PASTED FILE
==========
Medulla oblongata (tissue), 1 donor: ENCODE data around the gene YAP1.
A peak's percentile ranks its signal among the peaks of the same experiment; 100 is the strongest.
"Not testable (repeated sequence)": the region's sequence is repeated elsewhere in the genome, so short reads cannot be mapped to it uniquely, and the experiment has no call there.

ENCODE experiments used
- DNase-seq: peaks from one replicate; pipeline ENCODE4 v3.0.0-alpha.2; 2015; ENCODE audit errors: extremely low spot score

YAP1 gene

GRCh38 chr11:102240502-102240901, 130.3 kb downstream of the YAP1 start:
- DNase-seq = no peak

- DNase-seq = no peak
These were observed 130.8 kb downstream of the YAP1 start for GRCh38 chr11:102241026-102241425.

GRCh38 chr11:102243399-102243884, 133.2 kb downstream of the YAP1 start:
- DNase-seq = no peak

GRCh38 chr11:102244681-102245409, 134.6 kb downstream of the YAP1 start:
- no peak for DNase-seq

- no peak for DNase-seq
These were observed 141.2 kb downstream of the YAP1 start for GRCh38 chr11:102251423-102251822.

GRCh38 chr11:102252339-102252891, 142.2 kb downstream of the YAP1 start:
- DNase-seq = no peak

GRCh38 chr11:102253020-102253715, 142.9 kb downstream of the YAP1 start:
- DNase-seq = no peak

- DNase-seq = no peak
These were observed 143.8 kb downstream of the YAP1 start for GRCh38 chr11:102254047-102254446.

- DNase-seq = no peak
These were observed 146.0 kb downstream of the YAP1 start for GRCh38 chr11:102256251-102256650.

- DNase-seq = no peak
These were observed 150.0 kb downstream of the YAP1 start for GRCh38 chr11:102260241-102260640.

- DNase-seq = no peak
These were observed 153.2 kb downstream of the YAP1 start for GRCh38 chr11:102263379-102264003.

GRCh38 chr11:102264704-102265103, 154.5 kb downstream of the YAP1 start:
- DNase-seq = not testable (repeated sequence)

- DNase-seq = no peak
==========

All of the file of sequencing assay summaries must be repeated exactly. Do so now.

Medulla oblongata (tissue), 1 donor: ENCODE data around the gene YAP1.
A peak's percentile ranks its signal among the peaks of the same experiment; 100 is the strongest.
"Not testable (repeated sequence)": the region's sequence is repeated elsewhere in the genome, so short reads cannot be mapped to it uniquely, and the experiment has no call there.

ENCODE experiments used
- DNase-seq: peaks from one replicate; pipeline ENCODE4 v3.0.0-alpha.2; 2015; ENCODE audit errors: extremely low spot score

YAP1 gene

GRCh38 chr11:102240502-102240901, 130.3 kb downstream of the YAP1 start:
- DNase-seq = no peak

- DNase-seq = no peak
These were observed 130.8 kb downstream of the YAP1 start for GRCh38 chr11:102241026-102241425.

GRCh38 chr11:102243399-102243884, 133.2 kb downstream of the YAP1 start:
- DNase-seq = no peak

GRCh38 chr11:102244681-102245409, 134.6 kb downstream of the YAP1 start:
- no peak for DNase-seq

- no peak for DNase-seq
These were observed 141.2 kb downstream of the YAP1 start for GRCh38 chr11:102251423-102251822.

GRCh38 chr11:102252339-102252891, 142.2 kb downstream of the YAP1 start:
- DNase-seq = no peak

GRCh38 chr11:102253020-102253715, 142.9 kb downstream of the YAP1 start:
- DNase-seq = no peak

- DNase-seq = no peak
These were observed 143.8 kb downstream of the YAP1 start for GRCh38 chr11:102254047-102254446.

- DNase-seq = no peak
These were observed 146.0 kb downstream of the YAP1 start for GRCh38 chr11:102256251-102256650.

- DNase-seq = no peak
These were observed 150.0 kb downstream of the YAP1 start for GRCh38 chr11:102260241-102260640.

- DNase-seq = no peak
These were observed 153.2 kb downstream of the YAP1 start for GRCh38 chr11:102263379-102264003.

GRCh38 chr11:102264704-102265103, 154.5 kb downstream of the YAP1 start:
- DNase-seq = not testable (repeated sequence)

- DNase-seq = no peak